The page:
A 40-year-old mother of two is pregnant with a child who has been diagnosed with Down syndrome. Her doctor has recommended termination of the pregnancy and the parents call the family together to discuss the pregnancy. How should the family decide what to do next?
Students who were taking a final exam for their biology class at an online public high school in Utah were asked to weigh in on this difficult question.
A high school in Utah is under fire for a biology test question that appears to promote abortion.
The question has to do with a genetic test a fictional couple had done to determine if their unborn baby had any disabilities. After the test indicates the unborn child has Down syndrome, a range of possible actions are provided for students to determine which is best — and none of the involve giving birth and loving the bay despite the supposed disability.
The potential answers include: waiting and redoing the genetic testing closer to the baby’s due date; trusting the scientific knowledge of the doctor and going forward with an abortion; prioritizing the wishes of the mother; and considering aspects like religious beliefs, financial burden and the effect on other family members before making “the best decision for everyone.”
A pro-life option is not included.
Note that students were not given the option of choosing an answer such as “recognize that all life is sacred and should always be protected” or “consider that individuals with disabilities are no less human than others in society” or “emphasize that Down syndrome babies are vulnerable and deserve our protection.”
Cody Okerlund, a sophomore at Electronic High School, took a picture of the question with his cell phone during the test.
Principal Kathleen Webb told The Salt Lake Tribune that she wasn’t sure where the question originated, but that it didn’t appear to have been written by the school’s biology teacher. She said it was removed from the school’s computer-based tests after parent complaints.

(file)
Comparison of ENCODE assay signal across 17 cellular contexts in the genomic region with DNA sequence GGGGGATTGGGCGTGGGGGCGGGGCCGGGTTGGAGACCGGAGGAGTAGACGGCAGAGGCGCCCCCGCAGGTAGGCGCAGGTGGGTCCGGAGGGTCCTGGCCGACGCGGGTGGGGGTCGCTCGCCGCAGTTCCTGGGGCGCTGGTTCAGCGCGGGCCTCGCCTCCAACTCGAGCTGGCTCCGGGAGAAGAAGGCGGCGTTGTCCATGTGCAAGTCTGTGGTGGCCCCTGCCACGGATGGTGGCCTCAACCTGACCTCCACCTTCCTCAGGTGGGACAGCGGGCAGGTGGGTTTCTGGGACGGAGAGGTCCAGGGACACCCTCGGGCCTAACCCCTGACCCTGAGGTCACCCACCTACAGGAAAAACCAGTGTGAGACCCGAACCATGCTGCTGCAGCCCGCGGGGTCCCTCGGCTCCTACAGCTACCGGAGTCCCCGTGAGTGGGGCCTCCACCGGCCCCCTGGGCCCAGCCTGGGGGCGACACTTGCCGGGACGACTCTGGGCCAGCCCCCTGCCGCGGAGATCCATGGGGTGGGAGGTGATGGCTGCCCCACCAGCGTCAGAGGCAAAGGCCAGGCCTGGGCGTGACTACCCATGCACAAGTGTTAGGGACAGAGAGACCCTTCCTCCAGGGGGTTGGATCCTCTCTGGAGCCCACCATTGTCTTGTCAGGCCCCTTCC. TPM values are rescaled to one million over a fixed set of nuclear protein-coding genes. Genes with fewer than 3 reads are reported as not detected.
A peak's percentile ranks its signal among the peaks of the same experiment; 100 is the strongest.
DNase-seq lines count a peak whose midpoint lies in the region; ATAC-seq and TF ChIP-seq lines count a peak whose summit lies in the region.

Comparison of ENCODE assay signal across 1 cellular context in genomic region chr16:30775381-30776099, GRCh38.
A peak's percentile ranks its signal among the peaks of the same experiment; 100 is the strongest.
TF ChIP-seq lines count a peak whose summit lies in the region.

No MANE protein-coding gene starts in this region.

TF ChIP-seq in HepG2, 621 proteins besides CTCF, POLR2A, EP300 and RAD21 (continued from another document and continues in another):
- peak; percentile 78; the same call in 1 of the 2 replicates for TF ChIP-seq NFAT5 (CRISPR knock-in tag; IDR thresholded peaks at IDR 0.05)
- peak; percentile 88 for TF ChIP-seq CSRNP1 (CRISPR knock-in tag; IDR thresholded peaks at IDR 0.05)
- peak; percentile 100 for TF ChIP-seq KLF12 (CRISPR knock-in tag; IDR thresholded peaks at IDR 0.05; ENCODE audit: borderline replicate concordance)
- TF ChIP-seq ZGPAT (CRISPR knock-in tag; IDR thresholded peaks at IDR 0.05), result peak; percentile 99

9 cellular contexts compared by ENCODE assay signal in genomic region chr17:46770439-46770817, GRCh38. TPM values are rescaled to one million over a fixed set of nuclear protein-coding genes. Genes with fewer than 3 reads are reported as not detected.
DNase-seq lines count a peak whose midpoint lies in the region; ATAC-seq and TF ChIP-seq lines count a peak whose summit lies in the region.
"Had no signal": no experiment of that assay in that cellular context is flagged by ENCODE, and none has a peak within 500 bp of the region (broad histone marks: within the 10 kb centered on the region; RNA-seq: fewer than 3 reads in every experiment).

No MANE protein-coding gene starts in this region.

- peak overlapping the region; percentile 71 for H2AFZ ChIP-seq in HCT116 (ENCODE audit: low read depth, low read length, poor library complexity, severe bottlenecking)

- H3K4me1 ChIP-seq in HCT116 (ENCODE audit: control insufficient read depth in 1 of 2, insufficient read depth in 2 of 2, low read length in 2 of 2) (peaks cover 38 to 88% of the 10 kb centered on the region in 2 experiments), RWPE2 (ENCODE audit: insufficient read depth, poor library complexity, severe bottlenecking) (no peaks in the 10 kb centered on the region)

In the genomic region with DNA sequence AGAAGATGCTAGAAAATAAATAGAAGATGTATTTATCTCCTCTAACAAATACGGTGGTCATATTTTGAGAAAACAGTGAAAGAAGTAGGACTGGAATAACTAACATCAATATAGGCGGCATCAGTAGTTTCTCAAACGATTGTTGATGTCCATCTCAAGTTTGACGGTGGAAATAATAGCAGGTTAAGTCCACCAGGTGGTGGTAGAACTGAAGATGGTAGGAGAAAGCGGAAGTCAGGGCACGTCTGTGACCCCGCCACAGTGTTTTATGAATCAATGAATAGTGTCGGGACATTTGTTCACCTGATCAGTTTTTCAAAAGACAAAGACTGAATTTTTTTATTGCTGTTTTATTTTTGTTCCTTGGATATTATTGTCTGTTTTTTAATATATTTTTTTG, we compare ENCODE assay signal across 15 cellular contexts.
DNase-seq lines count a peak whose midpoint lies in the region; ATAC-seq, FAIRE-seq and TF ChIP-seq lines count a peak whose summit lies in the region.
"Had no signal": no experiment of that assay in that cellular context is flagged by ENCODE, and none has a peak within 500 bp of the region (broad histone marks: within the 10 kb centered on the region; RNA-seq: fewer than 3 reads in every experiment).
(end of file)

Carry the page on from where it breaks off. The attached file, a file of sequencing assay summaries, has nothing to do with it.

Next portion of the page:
“The instant that I found it with [the teacher], we removed it from the test bank,” Webb said. “It is not available to students.”
Webb didn’t fault the student for alerting school administrators to the inappropriate question, even though photographing testing materials is a violation of school rules.
“In order of importance, the most important part is the students’ welfare,” she said.
At least the principal recognized that the question was inappropriate. However, it’s shocking that neither the teacher nor the principal reviewed the questions before the students saw them. This points to one of the hazards of online testing, where questions come from a central test bank. Common Core opponents have been highlighting this concern about the nationalized testing systems that we’re moving toward, where only a couple of providers supply all of the tests and students are tested primarily online for their high stakes annual assessments.
One has to wonder if the question was somehow tied to the curriculum. Did the students receive instructions during the course about the morality of abortion or about the value of the lives of children with disabilities? I think most parents would say these discussions are best left to families and churches. If these topics are talked about in school, they should be done in ethics classes. I think most parents would agree that the morality of abortion is not a topic that falls within the purview of a basic biology course, and students should not have their grades dependent on giving the “right” answer (whatever that is in this day and age) to an open-ended abortion question on a multiple choice test.
Okerlund’s mother, Lorri Higgins Okerlund, told the Tribune she was proud of her son for speaking out about the test.
“This is a public school,” she said. “We have every right to know what our kids are being asked and learning.”
Darned right you do. But realistically, there’s no way you’re going to know everything that goes on in your child’s school at all times. Unles you’re in the classroom every minute of every day, you’re going to miss things—like intrusive, inappropriate questions, or offhanded (or deliberate) statements that undermine your family’s values. Like it or not, you’re at the mercy of your child’s teachers and the school’s administrators. Be as involved as you can, but also keep the lines of communication open with your kids. And most important, teach your values constantly—and aggressively—at home.